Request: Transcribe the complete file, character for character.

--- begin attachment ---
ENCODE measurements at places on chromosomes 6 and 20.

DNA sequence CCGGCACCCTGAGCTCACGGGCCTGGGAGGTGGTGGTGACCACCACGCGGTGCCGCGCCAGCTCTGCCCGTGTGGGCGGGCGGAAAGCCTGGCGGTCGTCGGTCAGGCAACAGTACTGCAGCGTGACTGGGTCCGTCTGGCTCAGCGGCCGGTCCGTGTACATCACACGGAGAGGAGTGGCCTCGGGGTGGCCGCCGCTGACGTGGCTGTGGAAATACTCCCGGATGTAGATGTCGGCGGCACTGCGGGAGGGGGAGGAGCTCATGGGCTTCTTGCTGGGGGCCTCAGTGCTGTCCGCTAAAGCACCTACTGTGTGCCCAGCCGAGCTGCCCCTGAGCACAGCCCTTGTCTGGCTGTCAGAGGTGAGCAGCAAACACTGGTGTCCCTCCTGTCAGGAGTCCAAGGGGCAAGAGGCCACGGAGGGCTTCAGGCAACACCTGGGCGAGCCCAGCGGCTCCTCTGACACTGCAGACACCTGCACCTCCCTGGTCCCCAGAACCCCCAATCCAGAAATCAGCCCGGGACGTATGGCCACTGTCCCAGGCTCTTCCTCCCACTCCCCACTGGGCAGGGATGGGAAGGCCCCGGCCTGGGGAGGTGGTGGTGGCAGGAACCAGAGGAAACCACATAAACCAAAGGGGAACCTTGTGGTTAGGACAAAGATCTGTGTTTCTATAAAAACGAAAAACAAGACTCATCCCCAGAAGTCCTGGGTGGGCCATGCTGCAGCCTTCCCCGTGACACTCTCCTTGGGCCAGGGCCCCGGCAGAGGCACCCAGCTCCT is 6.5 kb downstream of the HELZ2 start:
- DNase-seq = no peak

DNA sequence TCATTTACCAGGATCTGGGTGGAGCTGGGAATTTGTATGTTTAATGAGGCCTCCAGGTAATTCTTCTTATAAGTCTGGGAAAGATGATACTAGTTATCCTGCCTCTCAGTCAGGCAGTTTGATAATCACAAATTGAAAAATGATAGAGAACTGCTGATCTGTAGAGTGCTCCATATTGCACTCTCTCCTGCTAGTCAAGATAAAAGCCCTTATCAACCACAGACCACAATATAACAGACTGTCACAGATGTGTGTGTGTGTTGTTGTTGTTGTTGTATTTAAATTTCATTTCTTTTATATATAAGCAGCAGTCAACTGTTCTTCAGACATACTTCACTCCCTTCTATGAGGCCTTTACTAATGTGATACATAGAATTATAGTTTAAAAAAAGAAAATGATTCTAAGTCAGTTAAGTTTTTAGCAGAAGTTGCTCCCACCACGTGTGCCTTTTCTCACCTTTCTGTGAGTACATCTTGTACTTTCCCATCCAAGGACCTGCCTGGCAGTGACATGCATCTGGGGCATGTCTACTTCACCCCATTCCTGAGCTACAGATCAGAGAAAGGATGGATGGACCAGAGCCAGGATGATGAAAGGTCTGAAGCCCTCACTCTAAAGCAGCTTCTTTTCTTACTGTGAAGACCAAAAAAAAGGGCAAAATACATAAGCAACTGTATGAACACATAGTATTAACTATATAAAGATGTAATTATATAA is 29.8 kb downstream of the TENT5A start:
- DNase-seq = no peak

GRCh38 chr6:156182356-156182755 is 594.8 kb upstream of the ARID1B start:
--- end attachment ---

ENCODE measurements at places on chromosomes 6 and 20.

DNA sequence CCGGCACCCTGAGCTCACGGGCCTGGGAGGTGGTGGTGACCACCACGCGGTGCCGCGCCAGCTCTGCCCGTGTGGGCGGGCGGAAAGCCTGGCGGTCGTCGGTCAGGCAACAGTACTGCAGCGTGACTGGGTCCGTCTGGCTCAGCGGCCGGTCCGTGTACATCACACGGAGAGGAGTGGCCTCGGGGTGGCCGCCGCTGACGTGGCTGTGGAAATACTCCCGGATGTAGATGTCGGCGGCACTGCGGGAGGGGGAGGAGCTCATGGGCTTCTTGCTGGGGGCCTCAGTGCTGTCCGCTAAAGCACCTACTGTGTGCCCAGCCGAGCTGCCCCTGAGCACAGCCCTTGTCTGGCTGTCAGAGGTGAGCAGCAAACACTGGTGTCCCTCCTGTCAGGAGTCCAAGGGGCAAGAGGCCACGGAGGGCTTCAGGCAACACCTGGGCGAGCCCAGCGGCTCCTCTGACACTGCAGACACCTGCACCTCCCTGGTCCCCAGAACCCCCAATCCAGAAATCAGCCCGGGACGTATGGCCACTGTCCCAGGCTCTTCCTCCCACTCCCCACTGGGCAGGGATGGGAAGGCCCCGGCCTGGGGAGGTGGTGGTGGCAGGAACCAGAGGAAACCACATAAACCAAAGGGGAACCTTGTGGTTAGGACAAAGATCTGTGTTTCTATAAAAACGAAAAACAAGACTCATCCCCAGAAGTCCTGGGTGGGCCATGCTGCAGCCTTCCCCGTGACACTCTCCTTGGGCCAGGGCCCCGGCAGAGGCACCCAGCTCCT is 6.5 kb downstream of the HELZ2 start:
- DNase-seq = no peak

DNA sequence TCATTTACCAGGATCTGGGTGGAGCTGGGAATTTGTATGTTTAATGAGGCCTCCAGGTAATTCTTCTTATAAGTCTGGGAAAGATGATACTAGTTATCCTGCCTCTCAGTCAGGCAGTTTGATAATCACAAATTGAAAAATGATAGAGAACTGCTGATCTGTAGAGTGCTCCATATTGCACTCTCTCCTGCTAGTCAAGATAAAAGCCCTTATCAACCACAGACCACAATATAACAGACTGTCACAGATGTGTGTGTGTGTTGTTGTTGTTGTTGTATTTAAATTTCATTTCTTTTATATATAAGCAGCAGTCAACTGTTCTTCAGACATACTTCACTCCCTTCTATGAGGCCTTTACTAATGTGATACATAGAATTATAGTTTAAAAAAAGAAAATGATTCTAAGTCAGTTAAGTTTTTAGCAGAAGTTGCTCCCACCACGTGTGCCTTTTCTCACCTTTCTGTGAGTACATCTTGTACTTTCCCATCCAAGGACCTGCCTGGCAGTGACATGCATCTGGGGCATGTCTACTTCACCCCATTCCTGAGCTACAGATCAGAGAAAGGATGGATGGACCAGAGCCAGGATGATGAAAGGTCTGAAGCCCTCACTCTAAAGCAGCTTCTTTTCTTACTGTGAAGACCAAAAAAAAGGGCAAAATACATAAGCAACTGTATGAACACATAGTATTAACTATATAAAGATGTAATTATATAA is 29.8 kb downstream of the TENT5A start:
- DNase-seq = no peak

GRCh38 chr6:156182356-156182755 is 594.8 kb upstream of the ARID1B start: